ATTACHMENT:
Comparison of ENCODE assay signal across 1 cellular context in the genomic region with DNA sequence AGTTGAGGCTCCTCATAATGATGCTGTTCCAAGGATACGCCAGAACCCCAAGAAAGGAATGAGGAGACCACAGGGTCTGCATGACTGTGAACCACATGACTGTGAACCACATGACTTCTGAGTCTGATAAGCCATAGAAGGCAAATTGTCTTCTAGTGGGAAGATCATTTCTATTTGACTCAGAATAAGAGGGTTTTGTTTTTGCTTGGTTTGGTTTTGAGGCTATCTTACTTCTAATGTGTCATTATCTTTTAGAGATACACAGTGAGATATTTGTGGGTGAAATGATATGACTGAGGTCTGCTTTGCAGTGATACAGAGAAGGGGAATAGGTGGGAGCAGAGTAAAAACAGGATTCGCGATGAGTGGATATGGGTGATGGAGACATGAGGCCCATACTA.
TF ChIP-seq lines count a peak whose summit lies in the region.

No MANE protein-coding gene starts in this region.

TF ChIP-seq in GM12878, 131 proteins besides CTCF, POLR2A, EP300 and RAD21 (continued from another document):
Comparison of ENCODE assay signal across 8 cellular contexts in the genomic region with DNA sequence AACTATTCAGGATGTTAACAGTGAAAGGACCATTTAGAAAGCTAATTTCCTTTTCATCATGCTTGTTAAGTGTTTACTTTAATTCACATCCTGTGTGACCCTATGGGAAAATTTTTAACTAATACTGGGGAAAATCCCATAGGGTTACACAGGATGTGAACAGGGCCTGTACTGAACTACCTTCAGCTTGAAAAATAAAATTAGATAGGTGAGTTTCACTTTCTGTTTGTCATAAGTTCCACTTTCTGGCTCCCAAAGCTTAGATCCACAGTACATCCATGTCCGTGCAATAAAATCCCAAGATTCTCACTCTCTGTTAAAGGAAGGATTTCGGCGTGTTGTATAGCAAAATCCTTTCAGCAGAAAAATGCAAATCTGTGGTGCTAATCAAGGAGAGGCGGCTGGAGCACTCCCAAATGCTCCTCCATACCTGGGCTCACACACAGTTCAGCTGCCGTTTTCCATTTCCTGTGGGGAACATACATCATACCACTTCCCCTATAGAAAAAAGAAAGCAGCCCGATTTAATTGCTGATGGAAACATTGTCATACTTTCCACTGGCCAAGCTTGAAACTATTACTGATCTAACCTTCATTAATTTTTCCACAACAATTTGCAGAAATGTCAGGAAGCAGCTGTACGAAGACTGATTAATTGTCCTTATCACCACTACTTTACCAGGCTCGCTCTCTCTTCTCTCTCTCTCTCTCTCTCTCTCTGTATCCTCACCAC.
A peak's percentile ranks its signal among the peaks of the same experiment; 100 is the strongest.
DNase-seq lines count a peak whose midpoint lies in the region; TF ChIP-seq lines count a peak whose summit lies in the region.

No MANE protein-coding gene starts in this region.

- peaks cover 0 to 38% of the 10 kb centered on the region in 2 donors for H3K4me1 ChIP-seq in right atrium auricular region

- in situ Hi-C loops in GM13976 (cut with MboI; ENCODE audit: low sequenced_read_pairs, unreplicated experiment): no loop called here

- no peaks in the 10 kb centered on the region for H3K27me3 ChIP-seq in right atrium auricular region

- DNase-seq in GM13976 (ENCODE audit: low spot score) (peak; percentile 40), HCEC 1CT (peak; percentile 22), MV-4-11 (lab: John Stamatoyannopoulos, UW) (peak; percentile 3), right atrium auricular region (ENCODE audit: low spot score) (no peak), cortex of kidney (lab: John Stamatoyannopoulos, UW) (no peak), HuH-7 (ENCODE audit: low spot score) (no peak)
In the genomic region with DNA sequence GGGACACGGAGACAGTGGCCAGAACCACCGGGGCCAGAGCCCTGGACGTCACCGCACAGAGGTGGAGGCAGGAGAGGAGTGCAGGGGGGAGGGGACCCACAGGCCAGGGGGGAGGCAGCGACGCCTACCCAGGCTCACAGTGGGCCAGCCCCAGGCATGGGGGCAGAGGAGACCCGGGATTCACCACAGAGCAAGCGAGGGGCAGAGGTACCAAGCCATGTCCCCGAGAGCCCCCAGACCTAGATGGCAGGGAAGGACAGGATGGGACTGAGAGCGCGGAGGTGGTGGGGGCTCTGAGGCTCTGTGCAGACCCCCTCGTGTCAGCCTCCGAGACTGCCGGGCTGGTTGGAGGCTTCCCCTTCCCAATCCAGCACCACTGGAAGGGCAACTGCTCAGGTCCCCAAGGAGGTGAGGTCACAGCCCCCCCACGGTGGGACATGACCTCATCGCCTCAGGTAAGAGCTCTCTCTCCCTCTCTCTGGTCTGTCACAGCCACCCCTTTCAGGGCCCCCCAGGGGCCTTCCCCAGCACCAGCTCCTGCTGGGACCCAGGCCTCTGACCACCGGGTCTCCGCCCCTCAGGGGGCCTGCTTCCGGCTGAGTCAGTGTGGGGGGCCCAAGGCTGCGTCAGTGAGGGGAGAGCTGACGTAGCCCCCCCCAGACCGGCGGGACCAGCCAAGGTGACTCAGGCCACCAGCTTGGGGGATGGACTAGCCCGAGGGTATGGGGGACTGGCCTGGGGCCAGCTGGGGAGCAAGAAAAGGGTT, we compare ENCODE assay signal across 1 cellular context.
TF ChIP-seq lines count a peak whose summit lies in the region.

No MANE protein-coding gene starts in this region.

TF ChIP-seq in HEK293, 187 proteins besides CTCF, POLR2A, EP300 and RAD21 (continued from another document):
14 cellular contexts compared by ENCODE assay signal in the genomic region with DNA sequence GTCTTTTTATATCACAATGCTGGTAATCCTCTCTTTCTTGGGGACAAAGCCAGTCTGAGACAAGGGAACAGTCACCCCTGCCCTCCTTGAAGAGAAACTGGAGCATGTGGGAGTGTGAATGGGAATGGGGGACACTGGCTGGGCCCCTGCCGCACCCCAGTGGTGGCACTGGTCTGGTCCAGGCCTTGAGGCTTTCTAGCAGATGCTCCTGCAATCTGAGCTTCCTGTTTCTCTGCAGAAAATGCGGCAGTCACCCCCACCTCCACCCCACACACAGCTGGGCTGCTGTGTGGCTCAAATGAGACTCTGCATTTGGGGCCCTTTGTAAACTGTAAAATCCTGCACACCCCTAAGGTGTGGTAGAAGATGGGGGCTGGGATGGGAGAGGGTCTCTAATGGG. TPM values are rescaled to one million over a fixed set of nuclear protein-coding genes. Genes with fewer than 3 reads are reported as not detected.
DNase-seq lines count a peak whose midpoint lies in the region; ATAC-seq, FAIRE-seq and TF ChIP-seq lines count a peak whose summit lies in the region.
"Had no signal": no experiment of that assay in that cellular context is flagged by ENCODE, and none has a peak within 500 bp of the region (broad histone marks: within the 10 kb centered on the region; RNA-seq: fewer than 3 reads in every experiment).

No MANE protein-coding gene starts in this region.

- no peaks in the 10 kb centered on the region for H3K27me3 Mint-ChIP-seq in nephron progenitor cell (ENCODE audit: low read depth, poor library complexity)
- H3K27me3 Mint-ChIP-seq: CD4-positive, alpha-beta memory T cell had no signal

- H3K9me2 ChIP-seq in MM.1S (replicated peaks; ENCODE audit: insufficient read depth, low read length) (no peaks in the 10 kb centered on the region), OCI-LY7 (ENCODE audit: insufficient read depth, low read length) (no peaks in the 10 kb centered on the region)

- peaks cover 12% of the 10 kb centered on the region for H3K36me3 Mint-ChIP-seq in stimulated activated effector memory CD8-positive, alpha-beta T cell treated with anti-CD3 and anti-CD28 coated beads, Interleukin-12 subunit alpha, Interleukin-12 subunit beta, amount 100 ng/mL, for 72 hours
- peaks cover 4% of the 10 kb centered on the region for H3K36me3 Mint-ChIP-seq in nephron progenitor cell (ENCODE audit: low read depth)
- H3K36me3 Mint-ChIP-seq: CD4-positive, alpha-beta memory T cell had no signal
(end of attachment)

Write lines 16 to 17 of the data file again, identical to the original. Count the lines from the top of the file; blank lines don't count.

TF ChIP-seq in HEK293, 187 proteins besides CTCF, POLR2A, EP300 and RAD21 (continued from another document):
14 cellular contexts compared by ENCODE assay signal in the genomic region with DNA sequence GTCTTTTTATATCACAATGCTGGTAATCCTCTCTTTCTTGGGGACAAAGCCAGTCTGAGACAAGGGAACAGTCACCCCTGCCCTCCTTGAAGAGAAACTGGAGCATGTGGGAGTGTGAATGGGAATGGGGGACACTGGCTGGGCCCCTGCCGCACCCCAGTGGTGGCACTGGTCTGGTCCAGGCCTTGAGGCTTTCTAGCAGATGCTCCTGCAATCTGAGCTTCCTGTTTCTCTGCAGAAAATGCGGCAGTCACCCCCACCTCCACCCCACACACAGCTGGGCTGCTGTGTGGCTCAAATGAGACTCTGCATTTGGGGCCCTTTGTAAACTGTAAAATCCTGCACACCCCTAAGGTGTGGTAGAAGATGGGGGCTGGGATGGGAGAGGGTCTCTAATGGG. TPM values are rescaled to one million over a fixed set of nuclear protein-coding genes. Genes with fewer than 3 reads are reported as not detected.